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Can you paint Headphones?

post #1 of 18
Thread Starter 

Hey everyone!  I just recently got a pair of HD-25s, and I love them to death.  I love them so much I might paint them.  (whether thats a labor of love or act of torture to my headphones, well...)  

 

Anyways, I have seen people who paint 25's (customcans), but they have their price, and I am more of a DIY kind of guy anyway.  But I don't want them to turn out like the barney grados That I have seen all over this forum.

 

So the question: If I were to paint my headphones, How would i go about painting my headphones?  what kind of paint do i use?  Do I need sealant?  How involved is it?  I'm not trying to paint the mona lisa on the earcup, just something ultra-basic, so long as its possible and I work up enough courage to do it. 

post #2 of 18

I'm thinking of doing this to my DT 770 as well but I don't know if it's safe for the plastic cups (I want the option to erase them in time).  I was thinking of nail polish as someone else did it.

 

Hope to get some input.

post #3 of 18

If you don't want to muck it up you need to disassemble as much as possible. You want the enclosure by itself, sans speaker, foam, ear cup, headband, etc.

 

If you want to do a pro job you will need to sand the plastic to rough it up, you don't have to sand the current paint off but you need something it can adhere to. Once you get it a little roughed up, clean it with a towel and alcohol or finger nail polish remover (acetone). This removes oils and residue. Blow it clean with a can of air duster and you're ready to paint.

 

1. Primer. This helps the actual paint adhere better and makes the paint job more durable and the tone more even. You will want to use spray paint. I used auto paint when I did my PC case but you can use just about anything but latex house paint. Acryllics are really good and durable, quick drying.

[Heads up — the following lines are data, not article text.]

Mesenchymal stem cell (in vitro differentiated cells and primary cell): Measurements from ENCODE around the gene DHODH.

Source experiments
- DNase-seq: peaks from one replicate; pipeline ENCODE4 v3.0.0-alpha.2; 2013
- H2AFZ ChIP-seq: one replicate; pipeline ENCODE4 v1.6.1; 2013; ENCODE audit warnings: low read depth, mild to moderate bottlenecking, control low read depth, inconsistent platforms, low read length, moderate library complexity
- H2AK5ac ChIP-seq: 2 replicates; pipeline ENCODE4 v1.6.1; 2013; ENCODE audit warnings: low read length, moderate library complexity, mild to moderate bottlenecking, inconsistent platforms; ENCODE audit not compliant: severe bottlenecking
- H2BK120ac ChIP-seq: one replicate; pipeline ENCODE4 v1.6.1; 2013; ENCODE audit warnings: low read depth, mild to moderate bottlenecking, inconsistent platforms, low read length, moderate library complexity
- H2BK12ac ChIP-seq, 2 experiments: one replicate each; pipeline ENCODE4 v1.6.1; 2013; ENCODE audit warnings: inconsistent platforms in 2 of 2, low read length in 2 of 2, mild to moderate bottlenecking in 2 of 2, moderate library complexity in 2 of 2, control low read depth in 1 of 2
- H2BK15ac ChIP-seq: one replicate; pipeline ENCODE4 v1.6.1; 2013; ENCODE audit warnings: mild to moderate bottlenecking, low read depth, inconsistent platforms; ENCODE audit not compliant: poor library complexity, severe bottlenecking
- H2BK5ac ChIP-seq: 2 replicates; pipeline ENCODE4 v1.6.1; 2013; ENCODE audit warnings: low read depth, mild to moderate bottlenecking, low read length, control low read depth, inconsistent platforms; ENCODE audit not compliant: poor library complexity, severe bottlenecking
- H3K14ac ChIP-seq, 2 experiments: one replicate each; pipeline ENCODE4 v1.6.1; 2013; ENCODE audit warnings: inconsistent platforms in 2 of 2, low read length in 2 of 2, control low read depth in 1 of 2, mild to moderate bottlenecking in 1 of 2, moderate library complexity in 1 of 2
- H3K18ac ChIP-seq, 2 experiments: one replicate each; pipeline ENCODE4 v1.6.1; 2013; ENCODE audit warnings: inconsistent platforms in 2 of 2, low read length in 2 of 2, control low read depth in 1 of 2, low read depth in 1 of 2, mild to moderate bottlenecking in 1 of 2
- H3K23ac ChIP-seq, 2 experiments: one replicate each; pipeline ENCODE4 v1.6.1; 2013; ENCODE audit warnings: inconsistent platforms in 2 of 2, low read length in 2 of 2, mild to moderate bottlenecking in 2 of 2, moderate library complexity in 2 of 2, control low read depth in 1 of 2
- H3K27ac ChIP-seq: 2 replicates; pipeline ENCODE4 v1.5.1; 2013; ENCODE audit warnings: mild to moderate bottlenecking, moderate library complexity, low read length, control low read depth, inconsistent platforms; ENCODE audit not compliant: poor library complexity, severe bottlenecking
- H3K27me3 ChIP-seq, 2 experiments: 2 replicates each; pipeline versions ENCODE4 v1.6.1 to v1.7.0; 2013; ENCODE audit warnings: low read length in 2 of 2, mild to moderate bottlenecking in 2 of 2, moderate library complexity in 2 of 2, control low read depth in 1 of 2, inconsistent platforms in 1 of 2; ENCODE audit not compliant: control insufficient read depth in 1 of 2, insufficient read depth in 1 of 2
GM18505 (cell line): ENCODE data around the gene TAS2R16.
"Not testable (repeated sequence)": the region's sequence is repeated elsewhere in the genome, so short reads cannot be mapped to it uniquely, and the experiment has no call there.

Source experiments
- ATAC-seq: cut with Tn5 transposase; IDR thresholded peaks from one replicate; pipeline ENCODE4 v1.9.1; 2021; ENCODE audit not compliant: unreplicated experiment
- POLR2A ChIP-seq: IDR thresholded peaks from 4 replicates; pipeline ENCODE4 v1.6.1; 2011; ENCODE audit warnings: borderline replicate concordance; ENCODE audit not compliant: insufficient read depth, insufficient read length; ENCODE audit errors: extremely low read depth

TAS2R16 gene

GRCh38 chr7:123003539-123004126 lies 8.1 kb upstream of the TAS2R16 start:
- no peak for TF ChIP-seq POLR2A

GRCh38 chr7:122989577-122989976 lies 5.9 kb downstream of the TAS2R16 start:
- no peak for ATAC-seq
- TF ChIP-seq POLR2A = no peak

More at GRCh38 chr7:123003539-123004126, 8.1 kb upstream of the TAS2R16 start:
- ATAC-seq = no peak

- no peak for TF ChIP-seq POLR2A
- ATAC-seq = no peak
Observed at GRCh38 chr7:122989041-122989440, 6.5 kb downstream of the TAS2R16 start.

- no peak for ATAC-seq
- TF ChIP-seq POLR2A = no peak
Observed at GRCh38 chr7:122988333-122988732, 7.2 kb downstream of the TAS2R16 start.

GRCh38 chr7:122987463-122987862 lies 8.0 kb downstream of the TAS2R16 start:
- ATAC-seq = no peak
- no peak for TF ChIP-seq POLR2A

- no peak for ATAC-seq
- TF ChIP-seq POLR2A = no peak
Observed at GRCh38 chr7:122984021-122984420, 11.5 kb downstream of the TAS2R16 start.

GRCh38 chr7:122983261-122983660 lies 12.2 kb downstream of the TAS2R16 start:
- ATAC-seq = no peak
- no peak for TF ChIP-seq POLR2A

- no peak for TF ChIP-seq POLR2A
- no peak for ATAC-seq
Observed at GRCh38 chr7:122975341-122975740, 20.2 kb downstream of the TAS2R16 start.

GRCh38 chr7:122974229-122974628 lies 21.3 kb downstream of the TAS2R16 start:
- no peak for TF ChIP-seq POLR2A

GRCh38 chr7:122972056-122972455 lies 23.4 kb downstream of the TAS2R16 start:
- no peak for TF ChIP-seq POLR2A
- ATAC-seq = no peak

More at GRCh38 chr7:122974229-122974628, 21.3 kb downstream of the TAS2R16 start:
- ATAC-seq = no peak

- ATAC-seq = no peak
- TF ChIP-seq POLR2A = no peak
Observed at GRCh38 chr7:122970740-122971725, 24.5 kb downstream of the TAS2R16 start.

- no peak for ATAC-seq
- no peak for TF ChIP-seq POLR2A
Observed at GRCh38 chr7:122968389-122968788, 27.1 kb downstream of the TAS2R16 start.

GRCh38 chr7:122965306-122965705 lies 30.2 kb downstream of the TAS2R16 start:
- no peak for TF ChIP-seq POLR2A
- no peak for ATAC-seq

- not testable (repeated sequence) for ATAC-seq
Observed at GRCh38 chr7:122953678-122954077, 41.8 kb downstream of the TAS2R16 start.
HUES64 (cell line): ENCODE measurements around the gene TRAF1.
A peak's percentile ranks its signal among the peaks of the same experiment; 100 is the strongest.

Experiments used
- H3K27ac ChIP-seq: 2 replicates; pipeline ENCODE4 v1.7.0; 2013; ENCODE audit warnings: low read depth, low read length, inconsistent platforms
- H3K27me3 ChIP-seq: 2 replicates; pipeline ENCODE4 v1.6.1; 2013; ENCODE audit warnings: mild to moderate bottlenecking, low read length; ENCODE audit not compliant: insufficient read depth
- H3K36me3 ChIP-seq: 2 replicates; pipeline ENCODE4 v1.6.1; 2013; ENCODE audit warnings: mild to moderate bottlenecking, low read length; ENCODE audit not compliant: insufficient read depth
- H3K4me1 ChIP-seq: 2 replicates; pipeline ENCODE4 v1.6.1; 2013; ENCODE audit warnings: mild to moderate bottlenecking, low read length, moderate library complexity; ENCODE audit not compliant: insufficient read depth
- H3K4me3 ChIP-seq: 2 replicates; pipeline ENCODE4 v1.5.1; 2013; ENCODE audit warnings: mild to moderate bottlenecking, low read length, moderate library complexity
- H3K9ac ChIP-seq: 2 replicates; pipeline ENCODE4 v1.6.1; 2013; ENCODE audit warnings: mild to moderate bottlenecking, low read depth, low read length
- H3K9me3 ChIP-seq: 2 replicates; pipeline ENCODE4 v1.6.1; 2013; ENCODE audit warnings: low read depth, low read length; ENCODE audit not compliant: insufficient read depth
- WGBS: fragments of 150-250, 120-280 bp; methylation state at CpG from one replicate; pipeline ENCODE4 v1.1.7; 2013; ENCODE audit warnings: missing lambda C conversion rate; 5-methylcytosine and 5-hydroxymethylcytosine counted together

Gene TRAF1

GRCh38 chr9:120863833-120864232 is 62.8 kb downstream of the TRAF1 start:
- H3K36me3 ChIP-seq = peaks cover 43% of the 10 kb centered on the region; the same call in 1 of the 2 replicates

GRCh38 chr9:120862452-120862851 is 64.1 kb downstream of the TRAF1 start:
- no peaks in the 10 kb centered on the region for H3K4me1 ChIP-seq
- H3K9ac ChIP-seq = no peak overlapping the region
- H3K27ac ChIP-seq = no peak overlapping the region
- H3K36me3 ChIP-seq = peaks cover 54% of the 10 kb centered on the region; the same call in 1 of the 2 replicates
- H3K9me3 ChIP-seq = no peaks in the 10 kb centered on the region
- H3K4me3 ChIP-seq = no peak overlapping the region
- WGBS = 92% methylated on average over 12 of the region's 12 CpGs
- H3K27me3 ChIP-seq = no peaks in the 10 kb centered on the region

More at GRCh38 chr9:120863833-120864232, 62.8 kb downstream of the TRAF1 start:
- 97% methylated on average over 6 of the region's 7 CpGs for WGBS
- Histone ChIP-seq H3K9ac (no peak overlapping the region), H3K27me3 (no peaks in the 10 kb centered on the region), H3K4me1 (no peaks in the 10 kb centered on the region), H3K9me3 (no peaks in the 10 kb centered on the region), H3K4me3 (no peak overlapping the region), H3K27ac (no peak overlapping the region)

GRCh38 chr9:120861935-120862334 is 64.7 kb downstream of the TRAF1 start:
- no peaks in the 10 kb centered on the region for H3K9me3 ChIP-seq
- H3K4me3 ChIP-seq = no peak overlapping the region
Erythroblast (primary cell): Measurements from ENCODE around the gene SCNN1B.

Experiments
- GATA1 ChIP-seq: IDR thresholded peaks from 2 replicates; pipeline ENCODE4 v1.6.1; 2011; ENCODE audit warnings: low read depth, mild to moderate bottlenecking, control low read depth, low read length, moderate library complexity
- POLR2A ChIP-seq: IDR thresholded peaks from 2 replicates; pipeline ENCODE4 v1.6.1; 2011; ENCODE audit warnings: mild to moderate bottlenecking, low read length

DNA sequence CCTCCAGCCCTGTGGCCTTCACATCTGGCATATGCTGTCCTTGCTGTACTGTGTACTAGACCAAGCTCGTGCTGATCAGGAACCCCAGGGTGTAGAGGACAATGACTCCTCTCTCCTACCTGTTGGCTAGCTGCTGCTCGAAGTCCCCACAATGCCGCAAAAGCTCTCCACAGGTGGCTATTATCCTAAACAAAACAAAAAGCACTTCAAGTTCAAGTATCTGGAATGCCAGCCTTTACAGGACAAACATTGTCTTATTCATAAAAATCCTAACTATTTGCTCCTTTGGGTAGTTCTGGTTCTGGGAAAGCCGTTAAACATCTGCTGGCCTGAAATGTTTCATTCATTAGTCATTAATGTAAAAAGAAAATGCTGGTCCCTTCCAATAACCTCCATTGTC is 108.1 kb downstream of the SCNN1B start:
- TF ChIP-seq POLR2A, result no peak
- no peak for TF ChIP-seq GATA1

2. Hang the enclosures on little bits of wire or string so you don't have to touch them, wire is better because it's stiff and you can control spin. Use light and even coats of primer. Let it dry a minimum of 20 minutes in between coats, you don't want to see any drops running, use light coats, and use many. Don't rush it or it won't dry fast enough and you will get runs. Do 2 or 3 coats this way. If it's humid and cold where you're at let it dry longer, 30-45 min between coats.

 

3. After the primer is done let it dry over night 24hours min. If you have a blow dryer you can speed that up by blow drying on low heat for 10-15 minutes once it's dry enough to handle. You're trying to get the solvent to evaporate, leaving a solid shell of primer.

 

4. Now do the same thing again except with paint. If you wish to do multiple tones, or not paint in some areas, use masking tape and a razer blade to create masks. If you want to add pin stripping you can do that by hand later.

 

When you've done enough thin coats of paint that the color is solid enough for you, let it dry overnight again or blow dry once dry enough to handle.

 

The last step if you want a really good finish is to apply an acrylic sealant, even polyurethane sealant will work well. Except now you're going to lightly sand in between coats of sealant. You are trying to make the finish as smooth as possible, use very fine grit sand paper and LIGHTLY sand. Use 2 - 3 coats not sanding the last coat and you're done.